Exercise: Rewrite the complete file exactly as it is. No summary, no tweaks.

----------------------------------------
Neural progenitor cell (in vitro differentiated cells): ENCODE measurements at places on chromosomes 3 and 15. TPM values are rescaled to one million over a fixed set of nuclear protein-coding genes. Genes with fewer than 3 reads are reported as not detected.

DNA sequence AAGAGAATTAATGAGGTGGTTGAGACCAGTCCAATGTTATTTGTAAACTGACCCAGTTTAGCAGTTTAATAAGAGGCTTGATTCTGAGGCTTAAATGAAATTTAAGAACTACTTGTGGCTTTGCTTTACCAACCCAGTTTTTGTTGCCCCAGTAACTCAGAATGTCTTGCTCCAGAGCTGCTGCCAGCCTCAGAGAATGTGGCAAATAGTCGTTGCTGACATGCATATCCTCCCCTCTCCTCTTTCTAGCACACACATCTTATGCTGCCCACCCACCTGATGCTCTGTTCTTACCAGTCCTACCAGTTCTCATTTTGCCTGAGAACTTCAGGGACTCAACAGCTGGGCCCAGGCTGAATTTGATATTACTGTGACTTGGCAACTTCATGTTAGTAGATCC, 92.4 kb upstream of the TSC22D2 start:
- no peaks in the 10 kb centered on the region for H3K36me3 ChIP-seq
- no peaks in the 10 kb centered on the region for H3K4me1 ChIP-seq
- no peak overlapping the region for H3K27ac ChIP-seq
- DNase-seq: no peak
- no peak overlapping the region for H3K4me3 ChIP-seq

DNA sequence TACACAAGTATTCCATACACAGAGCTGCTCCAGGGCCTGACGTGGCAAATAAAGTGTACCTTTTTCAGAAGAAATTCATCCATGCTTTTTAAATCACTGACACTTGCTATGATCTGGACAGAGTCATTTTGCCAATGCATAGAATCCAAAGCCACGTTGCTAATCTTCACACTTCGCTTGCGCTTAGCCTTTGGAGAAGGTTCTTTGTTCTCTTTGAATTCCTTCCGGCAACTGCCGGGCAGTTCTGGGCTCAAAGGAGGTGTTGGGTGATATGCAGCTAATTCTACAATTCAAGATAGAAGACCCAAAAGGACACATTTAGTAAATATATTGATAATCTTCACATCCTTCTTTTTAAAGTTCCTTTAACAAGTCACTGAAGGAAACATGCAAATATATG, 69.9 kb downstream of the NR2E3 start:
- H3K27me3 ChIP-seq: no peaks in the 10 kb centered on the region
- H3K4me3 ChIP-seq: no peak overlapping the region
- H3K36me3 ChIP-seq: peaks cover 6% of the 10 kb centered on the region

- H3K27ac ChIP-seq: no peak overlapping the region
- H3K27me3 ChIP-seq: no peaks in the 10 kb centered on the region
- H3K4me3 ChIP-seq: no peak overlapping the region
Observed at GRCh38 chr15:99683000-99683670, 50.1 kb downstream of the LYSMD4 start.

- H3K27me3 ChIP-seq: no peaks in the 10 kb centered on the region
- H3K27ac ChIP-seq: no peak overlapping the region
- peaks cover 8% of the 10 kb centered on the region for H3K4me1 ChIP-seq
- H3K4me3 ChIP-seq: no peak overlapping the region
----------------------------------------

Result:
Neural progenitor cell (in vitro differentiated cells): ENCODE measurements at places on chromosomes 3 and 15. TPM values are rescaled to one million over a fixed set of nuclear protein-coding genes. Genes with fewer than 3 reads are reported as not detected.

DNA sequence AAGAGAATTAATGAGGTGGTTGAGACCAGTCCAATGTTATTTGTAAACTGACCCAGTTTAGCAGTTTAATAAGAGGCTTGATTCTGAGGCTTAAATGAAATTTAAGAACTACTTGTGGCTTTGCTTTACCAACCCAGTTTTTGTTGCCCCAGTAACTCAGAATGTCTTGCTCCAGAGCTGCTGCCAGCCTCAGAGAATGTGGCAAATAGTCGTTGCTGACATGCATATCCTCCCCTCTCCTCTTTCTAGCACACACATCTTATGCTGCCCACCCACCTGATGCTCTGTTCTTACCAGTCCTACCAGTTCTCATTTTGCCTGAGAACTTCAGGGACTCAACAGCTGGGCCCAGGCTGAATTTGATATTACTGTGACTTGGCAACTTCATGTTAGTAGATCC, 92.4 kb upstream of the TSC22D2 start:
- no peaks in the 10 kb centered on the region for H3K36me3 ChIP-seq
- no peaks in the 10 kb centered on the region for H3K4me1 ChIP-seq
- no peak overlapping the region for H3K27ac ChIP-seq
- DNase-seq: no peak
- no peak overlapping the region for H3K4me3 ChIP-seq

DNA sequence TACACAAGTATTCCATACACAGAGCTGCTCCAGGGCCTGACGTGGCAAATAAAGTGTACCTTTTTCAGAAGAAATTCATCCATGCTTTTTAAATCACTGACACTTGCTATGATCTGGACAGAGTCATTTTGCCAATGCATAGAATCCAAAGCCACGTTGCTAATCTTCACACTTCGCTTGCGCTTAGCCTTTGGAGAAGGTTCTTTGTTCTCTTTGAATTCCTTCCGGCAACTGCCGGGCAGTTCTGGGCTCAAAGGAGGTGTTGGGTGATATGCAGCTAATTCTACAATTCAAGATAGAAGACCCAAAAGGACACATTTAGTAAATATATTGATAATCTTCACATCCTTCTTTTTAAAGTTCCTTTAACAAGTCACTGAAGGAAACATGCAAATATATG, 69.9 kb downstream of the NR2E3 start:
- H3K27me3 ChIP-seq: no peaks in the 10 kb centered on the region
- H3K4me3 ChIP-seq: no peak overlapping the region
- H3K36me3 ChIP-seq: peaks cover 6% of the 10 kb centered on the region

- H3K27ac ChIP-seq: no peak overlapping the region
- H3K27me3 ChIP-seq: no peaks in the 10 kb centered on the region
- H3K4me3 ChIP-seq: no peak overlapping the region
Observed at GRCh38 chr15:99683000-99683670, 50.1 kb downstream of the LYSMD4 start.

- H3K27me3 ChIP-seq: no peaks in the 10 kb centered on the region
- H3K27ac ChIP-seq: no peak overlapping the region
- peaks cover 8% of the 10 kb centered on the region for H3K4me1 ChIP-seq
- H3K4me3 ChIP-seq: no peak overlapping the region